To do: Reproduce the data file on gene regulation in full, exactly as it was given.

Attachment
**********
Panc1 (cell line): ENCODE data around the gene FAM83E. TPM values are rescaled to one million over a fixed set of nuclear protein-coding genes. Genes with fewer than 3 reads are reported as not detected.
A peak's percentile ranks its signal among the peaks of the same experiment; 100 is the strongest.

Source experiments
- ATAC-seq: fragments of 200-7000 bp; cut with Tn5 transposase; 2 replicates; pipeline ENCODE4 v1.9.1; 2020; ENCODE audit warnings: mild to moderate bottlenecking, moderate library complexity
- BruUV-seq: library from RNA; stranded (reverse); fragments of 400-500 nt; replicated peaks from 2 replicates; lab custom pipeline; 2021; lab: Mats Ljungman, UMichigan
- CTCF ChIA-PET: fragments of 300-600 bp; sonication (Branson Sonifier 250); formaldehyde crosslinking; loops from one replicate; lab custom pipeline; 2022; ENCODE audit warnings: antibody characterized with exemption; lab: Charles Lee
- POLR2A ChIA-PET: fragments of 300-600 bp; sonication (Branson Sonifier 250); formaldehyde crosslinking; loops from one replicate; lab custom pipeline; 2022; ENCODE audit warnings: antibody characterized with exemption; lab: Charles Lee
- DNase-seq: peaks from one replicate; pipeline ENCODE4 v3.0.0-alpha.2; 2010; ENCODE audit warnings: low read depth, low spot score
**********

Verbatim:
Panc1 (cell line): ENCODE data around the gene FAM83E. TPM values are rescaled to one million over a fixed set of nuclear protein-coding genes. Genes with fewer than 3 reads are reported as not detected.
A peak's percentile ranks its signal among the peaks of the same experiment; 100 is the strongest.

Source experiments
- ATAC-seq: fragments of 200-7000 bp; cut with Tn5 transposase; 2 replicates; pipeline ENCODE4 v1.9.1; 2020; ENCODE audit warnings: mild to moderate bottlenecking, moderate library complexity
- BruUV-seq: library from RNA; stranded (reverse); fragments of 400-500 nt; replicated peaks from 2 replicates; lab custom pipeline; 2021; lab: Mats Ljungman, UMichigan
- CTCF ChIA-PET: fragments of 300-600 bp; sonication (Branson Sonifier 250); formaldehyde crosslinking; loops from one replicate; lab custom pipeline; 2022; ENCODE audit warnings: antibody characterized with exemption; lab: Charles Lee
- POLR2A ChIA-PET: fragments of 300-600 bp; sonication (Branson Sonifier 250); formaldehyde crosslinking; loops from one replicate; lab custom pipeline; 2022; ENCODE audit warnings: antibody characterized with exemption; lab: Charles Lee
- DNase-seq: peaks from one replicate; pipeline ENCODE4 v3.0.0-alpha.2; 2010; ENCODE audit warnings: low read depth, low spot score